This has been a major leap forward in what I do as 3D models allow me to place missing structures back into the landscape using Google Earth. The image below shows a Type 24 pillbox under construction; this model alone has opened up a whole new field of study for me.
My Concrete Evidence database is just a small part of my information system. The entire offline system contains everything that can be placed within a descriptive framework.
Every archive file I've read, every book, every structure, every photograph I've taken, every military unit in East Sussex during the war, every air raid or other incident, every casualty can go into the database to provide a fully cross-referenced three-dimensional record of what was going on in the county during the war. I'm not currently aware of any such system elsewhere in the country, and so what I'm doing here is important.
I'm currently revamping the database before another stretch of inputting new records, so it doesn't yet meet its full potential. I'm also compiling an instruction manual (graphic below) and a means of preserving the data (and indeed, my entire archive) for future generations.
This is my favourite moment in the entire Defence of East Sussex Project!
Again, as part of Sussex Military History Society, we were given special permission to excavate a pillbox that was buried in a flood defence bank as part of its original protection and camouflage.
Sadly, some thoughtless vandals had previously tried on a few occasions to dig it out without permission. Fortunately, they failed miserably in this bid for some sort of perceived glory of being the first to "discover" it. The upshot of these idiots' handiwork was that SMHS was given the job of excavating and then reinstating the landscape. This excavation provided some very interesting and important archaeological data!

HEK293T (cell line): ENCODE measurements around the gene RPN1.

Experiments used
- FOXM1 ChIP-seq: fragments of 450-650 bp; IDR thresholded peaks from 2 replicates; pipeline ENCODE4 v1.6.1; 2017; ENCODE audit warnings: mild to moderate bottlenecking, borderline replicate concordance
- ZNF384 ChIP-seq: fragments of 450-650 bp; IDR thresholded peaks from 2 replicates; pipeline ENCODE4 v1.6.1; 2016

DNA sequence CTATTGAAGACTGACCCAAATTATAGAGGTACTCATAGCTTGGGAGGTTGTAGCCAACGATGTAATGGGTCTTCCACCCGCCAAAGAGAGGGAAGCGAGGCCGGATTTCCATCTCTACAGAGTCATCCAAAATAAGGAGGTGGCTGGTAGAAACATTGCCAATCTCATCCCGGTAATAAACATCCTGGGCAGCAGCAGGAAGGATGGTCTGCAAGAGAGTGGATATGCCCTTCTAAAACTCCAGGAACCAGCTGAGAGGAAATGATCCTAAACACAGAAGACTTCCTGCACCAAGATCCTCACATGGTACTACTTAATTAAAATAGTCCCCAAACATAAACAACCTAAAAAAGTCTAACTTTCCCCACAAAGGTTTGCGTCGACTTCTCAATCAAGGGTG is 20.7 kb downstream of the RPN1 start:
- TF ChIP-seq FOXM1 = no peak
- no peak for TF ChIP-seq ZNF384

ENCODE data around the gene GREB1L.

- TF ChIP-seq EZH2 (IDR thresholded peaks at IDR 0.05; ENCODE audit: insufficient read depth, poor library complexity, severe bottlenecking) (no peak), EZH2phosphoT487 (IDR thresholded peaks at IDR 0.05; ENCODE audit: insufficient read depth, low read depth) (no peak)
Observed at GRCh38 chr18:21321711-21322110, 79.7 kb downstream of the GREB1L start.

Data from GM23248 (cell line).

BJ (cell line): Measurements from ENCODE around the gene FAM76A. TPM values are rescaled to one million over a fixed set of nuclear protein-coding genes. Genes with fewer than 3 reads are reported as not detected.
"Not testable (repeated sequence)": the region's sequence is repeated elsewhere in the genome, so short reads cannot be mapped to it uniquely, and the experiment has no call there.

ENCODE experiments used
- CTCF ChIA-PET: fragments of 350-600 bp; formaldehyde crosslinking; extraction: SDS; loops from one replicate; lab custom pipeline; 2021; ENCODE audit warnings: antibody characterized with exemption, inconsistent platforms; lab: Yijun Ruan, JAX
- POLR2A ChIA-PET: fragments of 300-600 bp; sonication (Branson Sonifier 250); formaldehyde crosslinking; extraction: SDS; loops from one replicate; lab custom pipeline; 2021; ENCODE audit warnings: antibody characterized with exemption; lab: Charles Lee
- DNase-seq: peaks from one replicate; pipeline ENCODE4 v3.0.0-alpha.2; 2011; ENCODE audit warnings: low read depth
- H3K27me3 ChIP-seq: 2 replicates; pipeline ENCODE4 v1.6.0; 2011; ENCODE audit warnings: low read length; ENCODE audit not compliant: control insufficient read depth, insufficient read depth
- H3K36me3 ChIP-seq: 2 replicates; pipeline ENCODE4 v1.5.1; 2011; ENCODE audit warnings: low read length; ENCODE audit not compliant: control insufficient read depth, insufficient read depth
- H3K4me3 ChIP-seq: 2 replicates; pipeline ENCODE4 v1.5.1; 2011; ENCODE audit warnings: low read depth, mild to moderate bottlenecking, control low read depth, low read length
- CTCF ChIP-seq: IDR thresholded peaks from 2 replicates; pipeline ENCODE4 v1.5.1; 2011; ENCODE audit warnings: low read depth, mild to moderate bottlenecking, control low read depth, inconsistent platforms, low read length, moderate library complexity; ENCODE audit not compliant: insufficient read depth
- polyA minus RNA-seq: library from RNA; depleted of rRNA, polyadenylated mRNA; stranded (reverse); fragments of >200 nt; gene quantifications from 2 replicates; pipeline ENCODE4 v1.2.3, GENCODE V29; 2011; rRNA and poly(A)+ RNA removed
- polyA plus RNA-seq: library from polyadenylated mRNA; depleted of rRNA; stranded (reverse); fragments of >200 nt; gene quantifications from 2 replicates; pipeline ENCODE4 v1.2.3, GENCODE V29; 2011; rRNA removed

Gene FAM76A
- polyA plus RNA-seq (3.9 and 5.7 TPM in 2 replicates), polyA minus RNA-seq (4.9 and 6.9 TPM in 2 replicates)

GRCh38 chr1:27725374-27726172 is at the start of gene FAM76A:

What lies ahead?
I have a lot to do; my database to revise, a website to redesign and... books to write.
Yes - after several false dawns, I have finally started writing the first in a series of books!*
I actually have two options on the table right now, one of which is a volume on the Phoney War of 1939-40.
Anyway, if you have supported me and what I've been doing over the past ten years, it is very much appreciated, and I hope you'll keep watching this space for the next decade!
* This might become my epitaph
A fire control centre for a gun battery, the term is usually synonymous with Emergency Coast Defence batteries. A BOP might be purpose-built or be established in an existing building, such as a Martello Tower. The BOP usually housed a range-finder as well as a Dumaresq fire control computer.
Napoleonic gun towers built along the vulnerable coasts of SE England 1805-1812. Most that still stood in 1940 were occupied for military defence, as artillery observation posts or by the Royal Observer Corps. Many towers had a concrete roof added for extra protection.
Generic term for a hardened field defensive structure usually constructed from concrete and/or masonry. Pillboxes were built in numerous types and variants depending on location and role.
Sussex Military History Society
A small hexagonal pillbox for six men not commonly seen in East Sussex, though a few still survive along the Royal Military Canal stop line.
A six-sided (but not a regular hexagon) pillbox. The Type 24 is the most frequently seen pillbox in East Sussex, mostly along stop lines. It can be found in thin wall (30cm) or thick wall (1m) variants.
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Hibbs, Peter 10 years old! (2017) Available at: http://www.pillbox.org.uk/blog/239690/ Accessed: 25 July 2017
The information on this website is intended solely to describe the ongoing research activity of The Defence of East Sussex Project; it is not comprehensive or properly presented. It is therefore NOT suitable as a basis for producing derivative works or surveys!